On my journey as a writer, PhD candidate, tutor, and instructor, I have learned a few lessons, albeit not necessarily from academic scholars, that have supported my writing.

The first lesson I have learned is that we all need a supportive community of writers. We need colleagues who are experiencing similar challenges and successes to support us. I have two supportive communities for my writing. First, I meet monthly with a group of international students to share our graduate experiences including writing. Many of us within the group struggle to balance family and writing demands for projects, conferences, and journals. In these sessions, we share tips, sources, and strategies that are useful in helping us to achieve our writing targets for the month. The Centre for Academic Communication (CAC) is one resource we continually refer to as a strong support for our writing. This group is most useful in encouraging me to stay on track and reminds me I am not alone–which is key to graduate work that can be so isolating.

Another supportive writing community is the “Shut up and Write” sessions co-created by Linda Edworthy and myself. This is a concept originating from the San Francisco Bay area in which graduate students are encouraged to meet for two hours each week to simply write. Five minutes are allotted after each 25-minute writing session to engage your fellow writers in discussion. These intense writing sessions have been incredibly useful in getting me to really zone in on my research topic, build on original ideas, and synthesize content.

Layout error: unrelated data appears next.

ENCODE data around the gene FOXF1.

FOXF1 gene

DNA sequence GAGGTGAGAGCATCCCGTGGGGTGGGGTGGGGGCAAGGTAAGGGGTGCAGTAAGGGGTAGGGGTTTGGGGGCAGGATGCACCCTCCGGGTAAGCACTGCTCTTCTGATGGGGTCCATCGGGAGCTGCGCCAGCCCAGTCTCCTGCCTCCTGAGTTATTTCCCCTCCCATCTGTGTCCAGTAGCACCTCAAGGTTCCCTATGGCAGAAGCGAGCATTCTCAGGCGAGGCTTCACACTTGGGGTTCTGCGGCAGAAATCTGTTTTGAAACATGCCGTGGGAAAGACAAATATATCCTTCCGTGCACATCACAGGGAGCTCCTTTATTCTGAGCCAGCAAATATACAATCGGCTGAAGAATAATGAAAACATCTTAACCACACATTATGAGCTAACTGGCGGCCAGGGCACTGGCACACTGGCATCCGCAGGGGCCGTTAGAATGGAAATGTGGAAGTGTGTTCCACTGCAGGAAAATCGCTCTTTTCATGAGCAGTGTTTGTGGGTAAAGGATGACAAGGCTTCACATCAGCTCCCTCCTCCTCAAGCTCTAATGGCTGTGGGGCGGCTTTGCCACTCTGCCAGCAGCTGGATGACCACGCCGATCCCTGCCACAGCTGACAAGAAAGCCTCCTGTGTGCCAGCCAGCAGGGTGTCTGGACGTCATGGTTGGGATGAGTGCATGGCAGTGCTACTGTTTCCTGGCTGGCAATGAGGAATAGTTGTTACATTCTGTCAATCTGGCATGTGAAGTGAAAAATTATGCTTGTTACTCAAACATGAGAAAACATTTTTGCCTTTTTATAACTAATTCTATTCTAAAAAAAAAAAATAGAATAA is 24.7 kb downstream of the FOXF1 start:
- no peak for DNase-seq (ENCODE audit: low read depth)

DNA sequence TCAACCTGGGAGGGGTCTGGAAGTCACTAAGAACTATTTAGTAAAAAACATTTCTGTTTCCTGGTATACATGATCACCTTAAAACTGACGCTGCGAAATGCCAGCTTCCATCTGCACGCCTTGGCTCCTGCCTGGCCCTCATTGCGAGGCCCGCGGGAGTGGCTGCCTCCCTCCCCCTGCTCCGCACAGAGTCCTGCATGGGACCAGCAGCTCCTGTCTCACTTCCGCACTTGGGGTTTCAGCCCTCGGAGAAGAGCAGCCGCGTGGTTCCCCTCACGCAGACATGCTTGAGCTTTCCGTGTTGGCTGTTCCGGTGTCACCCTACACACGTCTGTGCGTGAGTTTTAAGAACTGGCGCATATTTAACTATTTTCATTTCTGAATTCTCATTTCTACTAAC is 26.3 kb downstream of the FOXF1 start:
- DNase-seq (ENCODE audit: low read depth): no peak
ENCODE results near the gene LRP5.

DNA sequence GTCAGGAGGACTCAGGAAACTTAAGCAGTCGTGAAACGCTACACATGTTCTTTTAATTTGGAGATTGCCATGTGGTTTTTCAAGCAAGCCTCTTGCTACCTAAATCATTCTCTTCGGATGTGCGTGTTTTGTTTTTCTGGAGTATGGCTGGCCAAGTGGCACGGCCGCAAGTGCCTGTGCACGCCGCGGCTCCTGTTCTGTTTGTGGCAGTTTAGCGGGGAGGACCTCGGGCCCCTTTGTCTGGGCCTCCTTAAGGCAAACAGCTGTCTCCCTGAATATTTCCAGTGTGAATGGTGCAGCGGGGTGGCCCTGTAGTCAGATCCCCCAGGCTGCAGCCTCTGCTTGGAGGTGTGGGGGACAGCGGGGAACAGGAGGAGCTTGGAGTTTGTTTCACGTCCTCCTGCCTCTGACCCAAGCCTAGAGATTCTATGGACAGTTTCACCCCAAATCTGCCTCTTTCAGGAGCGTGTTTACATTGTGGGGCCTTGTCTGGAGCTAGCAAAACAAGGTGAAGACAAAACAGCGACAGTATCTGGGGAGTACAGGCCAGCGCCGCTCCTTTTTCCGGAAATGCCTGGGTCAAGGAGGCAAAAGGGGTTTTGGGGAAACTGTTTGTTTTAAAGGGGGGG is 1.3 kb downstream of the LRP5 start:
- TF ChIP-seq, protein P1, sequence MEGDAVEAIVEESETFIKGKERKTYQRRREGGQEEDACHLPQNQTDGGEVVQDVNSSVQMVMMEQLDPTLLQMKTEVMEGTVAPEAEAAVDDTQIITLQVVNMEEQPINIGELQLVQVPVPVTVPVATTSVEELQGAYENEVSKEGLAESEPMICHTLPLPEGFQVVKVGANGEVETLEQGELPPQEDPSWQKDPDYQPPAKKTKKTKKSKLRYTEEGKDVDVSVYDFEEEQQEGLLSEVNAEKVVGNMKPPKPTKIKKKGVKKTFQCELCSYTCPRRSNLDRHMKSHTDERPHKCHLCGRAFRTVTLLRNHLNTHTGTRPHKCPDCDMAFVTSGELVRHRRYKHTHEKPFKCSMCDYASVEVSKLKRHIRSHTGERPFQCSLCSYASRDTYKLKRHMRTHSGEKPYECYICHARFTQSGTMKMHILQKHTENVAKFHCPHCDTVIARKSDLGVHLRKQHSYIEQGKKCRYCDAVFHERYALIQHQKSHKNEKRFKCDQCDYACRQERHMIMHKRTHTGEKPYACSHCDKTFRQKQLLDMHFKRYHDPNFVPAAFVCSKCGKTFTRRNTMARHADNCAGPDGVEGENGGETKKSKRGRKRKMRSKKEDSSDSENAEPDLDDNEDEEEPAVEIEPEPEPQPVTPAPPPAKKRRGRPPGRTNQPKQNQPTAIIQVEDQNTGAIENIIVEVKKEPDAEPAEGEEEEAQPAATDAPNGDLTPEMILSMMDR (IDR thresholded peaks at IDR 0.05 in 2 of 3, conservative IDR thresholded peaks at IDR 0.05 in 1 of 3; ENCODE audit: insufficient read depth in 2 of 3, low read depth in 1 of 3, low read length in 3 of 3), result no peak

The second lesson that I have learned is to be fearless with your writing. Take risks–it will strengthen you as a writer. Surprisingly this revelation came from my older son whom I watch adapt to a new way of life in a different country with such zest and openness. While he struggled a bit with contextual differences and communicating, it never stopped him. He wakes up each day just as enthusiastic as the day before to learn and try new things, and soon I see him blossom into this confident, sociable, and thriving student.  At this point, I think to myself, why not approach my writing with the same level of enthusiasm and fearlessness? So what if I fail at it sometimes? So what if I write an entire draft and someone says, “I don’t get it”? What does this mean for me? It means it is not a critique of me as a person, but my writing. It means I will have to be open to criticism and suggestions if I truly intend to grow as a writer. I will face rejection from journals and other institutions, but it is no excuse not to write. It is by writing that I will hone my skills. The moral of this, we should not burden ourselves with the thought of being perfect writers at all times. If you have a story or point of view to share, go ahead and share it. Your work is important, and your writing is your avenue to do that. Feeding into your fear will not only deprive you of the benefits of sharing your work, but your colleagues who would have profited from your insights. Many of my colleagues in my home country thought I was a bit crazy to move my family over 3000 miles to pursue a PhD. It may have been a crazy thought, but if there is one thing I have learned from this journey, it is you have to be willing to take risks. It was quite risky asking my husband to give up his flourishing career for five years to support my educational pursuits and most certainly risky moving with my two young sons not knowing how they will adjust to life in another country. But what is a journey without some risks? The same principle applies to writing; we have to take risks sometimes, put our writing out there for others to see what we are doing and not let our fears of the unknown cripple us. Often, we are so petrified at the thought of sharing our writing with others, we fail even to begin the process.